But I suspect that without antidepressants, that low period would have been much, much worse.
When the lift from antidepressants is subtle, the side-effects have calmed down, and you’re not still experiencing the high of the initial decision to look after your mental health, it’s easy to feel like medication isn’t doing anything.
It’s only when you stop that you experience crashing lows and realise that, while the effects of medication may not seem dramatic, they give you the kind of stability, and that tiny lift, that can be life-saving.
Antidepressants haven’t flattened me out. I’m still funny (I think), I still get passionate about some things and infuriated by others but they have made things smoother. They’ve levelled things out a bit. The dips are there, but they’re not as deep.
Side-effects-wise, they happened, they still happen, but they’re not bad enough for me to justify changing medication or giving it up. When I started taking meds, I experienced intense shakes every morning, struggling to walk downstairs or wash my face. Those have completely disappeared, thankfully. The pills still slightly wreck my sleeping pattern and leave me with dodgy dreams, but that’s something I reckon I can fix.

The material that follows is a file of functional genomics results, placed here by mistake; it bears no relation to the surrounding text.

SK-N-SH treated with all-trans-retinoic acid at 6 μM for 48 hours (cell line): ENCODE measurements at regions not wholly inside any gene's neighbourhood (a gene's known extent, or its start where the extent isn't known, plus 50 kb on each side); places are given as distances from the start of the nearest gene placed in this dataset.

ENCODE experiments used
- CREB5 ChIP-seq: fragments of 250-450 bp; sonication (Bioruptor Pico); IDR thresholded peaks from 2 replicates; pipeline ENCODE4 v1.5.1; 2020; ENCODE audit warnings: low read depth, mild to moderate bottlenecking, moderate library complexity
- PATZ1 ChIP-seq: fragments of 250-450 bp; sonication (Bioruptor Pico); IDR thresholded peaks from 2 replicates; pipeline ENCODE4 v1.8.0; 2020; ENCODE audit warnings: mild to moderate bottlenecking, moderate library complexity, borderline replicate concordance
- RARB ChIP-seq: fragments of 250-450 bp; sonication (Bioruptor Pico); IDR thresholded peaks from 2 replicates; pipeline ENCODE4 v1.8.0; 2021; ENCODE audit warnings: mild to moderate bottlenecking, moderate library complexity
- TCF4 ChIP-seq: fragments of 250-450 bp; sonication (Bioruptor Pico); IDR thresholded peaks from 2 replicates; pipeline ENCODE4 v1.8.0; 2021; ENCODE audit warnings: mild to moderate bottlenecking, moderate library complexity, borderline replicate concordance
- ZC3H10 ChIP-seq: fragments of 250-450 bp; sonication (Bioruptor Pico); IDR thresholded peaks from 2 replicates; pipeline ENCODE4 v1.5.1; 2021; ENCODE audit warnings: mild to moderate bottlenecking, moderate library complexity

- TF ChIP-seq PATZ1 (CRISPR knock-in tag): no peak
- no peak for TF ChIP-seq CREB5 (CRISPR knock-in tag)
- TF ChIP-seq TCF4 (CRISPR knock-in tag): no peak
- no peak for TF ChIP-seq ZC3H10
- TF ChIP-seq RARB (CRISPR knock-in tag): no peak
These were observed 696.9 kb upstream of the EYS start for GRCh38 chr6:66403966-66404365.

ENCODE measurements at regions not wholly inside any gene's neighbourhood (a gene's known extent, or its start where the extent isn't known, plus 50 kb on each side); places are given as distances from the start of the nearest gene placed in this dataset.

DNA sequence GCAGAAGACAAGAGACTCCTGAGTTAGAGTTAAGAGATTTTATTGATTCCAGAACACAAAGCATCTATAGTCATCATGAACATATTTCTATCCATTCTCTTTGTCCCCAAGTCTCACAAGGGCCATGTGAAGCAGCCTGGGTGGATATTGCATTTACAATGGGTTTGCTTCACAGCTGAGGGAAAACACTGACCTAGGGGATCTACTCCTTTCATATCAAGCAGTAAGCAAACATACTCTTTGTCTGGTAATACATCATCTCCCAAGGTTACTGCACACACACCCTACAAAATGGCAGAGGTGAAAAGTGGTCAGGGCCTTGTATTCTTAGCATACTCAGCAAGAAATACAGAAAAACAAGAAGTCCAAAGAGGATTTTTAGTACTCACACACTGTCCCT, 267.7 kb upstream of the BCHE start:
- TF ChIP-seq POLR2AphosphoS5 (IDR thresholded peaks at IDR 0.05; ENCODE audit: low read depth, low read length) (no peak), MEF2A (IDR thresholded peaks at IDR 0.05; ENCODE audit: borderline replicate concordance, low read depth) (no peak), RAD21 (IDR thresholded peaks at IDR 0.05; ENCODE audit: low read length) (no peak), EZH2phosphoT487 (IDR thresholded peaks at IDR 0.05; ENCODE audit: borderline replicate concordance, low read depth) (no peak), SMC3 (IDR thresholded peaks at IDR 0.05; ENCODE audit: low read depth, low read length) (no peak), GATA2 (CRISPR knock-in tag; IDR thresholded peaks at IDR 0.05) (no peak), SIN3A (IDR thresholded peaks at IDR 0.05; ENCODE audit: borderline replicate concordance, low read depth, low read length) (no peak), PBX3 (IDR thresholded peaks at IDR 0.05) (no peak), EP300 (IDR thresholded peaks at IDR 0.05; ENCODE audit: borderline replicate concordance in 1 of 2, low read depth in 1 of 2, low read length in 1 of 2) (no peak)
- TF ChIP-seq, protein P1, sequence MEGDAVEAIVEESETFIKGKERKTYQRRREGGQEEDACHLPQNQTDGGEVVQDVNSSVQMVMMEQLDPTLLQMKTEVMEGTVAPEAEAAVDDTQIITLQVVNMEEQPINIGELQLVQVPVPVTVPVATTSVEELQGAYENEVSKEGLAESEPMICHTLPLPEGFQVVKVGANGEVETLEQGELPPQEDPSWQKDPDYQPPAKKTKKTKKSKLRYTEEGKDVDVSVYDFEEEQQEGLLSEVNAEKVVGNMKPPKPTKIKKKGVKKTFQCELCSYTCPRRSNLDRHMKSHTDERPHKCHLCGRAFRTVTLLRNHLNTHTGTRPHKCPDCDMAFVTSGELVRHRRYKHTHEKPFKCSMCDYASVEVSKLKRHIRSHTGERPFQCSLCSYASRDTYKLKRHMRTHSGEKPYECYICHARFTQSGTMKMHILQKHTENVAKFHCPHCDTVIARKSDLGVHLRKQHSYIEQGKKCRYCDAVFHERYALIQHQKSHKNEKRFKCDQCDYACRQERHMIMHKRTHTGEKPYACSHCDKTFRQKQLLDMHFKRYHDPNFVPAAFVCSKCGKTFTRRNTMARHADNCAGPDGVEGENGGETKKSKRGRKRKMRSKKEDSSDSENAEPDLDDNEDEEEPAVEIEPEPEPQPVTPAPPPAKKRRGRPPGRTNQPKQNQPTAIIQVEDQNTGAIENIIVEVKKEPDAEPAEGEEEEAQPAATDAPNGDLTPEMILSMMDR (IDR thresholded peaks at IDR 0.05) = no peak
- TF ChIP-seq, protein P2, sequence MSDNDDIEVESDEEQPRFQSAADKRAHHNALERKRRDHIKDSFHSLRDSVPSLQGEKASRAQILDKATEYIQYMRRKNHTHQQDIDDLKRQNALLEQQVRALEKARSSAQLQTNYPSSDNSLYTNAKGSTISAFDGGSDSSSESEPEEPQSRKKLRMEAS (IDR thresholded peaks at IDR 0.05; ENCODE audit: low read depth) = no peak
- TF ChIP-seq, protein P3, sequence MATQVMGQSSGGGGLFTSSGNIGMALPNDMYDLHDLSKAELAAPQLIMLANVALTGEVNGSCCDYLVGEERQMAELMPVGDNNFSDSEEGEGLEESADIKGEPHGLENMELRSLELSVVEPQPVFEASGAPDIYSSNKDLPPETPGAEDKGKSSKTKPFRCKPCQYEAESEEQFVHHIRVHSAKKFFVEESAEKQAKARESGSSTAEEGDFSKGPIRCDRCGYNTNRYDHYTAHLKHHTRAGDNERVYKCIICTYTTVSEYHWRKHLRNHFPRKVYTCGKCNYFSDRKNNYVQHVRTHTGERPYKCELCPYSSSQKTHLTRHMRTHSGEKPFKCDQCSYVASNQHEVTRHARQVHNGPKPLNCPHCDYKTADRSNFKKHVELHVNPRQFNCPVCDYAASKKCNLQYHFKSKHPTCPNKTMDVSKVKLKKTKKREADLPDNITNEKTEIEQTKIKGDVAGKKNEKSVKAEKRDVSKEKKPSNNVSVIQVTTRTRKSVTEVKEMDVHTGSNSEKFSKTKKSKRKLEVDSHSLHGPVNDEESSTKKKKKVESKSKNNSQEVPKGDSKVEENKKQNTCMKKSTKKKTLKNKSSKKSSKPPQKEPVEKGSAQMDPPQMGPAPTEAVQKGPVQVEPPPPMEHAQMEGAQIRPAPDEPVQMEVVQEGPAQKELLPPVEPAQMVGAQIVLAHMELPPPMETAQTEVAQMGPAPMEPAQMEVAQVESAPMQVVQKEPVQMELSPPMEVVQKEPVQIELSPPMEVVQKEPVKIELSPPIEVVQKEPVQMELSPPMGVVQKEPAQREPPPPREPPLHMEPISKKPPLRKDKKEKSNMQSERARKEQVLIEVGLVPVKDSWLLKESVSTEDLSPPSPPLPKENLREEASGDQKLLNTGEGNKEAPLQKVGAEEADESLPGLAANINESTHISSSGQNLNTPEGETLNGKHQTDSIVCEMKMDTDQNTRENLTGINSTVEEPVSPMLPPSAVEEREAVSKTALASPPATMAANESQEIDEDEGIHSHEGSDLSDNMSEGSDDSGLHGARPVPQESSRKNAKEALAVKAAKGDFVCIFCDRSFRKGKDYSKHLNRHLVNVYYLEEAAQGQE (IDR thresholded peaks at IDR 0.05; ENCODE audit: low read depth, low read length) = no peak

I’ve put on weight, but it’s tricky to know if that’s general ‘I’m depressed and thus keep eating t or ‘these pills are making me chubby’ weight.I am also on other anti-psychotic medication and it’s renowned for weight gain so it could be that too. I’ll need to start eating healthily and working out to see how I feel.
I haven’t experienced any of the other scary side-effects listed on the pamphlet or yelled about in mental health forums.